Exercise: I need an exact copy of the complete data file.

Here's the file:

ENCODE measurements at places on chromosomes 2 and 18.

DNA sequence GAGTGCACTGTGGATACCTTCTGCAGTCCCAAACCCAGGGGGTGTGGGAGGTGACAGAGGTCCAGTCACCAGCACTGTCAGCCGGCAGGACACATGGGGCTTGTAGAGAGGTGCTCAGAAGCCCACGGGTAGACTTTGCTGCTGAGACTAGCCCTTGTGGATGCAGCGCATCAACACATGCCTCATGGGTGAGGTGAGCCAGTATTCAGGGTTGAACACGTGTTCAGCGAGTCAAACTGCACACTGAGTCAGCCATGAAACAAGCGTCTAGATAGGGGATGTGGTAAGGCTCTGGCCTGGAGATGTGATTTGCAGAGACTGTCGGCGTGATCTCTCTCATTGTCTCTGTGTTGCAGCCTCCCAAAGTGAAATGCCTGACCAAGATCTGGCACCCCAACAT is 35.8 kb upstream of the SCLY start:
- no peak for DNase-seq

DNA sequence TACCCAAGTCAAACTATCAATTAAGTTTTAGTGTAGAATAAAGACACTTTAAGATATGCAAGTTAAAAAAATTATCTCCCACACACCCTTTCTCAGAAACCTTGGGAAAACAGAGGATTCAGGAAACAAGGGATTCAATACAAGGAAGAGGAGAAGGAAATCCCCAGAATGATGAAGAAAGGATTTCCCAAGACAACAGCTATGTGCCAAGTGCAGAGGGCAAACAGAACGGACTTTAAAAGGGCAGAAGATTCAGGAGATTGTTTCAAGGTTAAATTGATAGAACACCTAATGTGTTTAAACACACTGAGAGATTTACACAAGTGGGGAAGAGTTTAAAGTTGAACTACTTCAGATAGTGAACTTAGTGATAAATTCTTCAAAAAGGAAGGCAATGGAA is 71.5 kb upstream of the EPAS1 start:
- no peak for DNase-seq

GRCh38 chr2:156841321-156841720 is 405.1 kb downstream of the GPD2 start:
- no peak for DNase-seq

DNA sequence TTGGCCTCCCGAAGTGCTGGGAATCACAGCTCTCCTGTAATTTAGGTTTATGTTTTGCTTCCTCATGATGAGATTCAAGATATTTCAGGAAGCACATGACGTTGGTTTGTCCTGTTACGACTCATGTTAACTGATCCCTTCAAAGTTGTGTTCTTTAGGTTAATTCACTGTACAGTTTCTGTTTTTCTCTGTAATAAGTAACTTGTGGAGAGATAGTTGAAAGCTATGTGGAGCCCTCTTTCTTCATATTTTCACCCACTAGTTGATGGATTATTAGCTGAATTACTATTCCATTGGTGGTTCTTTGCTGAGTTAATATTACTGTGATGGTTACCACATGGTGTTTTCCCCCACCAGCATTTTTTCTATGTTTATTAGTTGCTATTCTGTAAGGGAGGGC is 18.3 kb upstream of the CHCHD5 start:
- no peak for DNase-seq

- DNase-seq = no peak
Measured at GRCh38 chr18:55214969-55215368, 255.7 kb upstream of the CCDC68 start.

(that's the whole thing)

ENCODE measurements at places on chromosomes 2 and 18.

DNA sequence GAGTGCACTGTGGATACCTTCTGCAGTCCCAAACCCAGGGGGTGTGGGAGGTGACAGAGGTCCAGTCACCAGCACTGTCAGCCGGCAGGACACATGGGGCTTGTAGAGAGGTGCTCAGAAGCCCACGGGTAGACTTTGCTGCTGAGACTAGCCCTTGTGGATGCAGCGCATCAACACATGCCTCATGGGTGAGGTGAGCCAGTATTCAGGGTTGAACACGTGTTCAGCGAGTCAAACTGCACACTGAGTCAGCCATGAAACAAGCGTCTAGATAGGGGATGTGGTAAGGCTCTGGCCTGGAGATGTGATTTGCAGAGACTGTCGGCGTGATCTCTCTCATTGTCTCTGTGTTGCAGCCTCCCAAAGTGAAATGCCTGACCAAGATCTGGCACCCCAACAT is 35.8 kb upstream of the SCLY start:
- no peak for DNase-seq

DNA sequence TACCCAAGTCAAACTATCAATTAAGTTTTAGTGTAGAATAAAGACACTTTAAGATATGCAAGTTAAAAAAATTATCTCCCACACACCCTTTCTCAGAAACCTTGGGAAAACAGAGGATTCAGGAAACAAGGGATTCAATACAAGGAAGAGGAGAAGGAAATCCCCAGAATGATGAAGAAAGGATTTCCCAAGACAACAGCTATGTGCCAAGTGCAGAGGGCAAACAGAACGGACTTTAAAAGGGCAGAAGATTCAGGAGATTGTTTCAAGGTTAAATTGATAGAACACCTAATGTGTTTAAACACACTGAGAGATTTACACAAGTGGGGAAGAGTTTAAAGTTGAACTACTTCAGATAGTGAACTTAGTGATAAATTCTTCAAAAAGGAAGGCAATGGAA is 71.5 kb upstream of the EPAS1 start:
- no peak for DNase-seq

GRCh38 chr2:156841321-156841720 is 405.1 kb downstream of the GPD2 start:
- no peak for DNase-seq

DNA sequence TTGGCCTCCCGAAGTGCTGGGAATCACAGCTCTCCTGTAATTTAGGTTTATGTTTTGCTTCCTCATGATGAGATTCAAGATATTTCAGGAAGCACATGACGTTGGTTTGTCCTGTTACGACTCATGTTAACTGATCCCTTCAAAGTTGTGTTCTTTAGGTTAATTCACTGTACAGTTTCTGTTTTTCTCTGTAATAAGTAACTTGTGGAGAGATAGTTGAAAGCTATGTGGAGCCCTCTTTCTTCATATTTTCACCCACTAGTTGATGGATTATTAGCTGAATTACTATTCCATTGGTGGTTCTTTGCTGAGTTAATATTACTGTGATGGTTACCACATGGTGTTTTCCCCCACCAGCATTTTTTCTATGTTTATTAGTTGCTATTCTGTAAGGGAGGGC is 18.3 kb upstream of the CHCHD5 start:
- no peak for DNase-seq

- DNase-seq = no peak
Measured at GRCh38 chr18:55214969-55215368, 255.7 kb upstream of the CCDC68 start.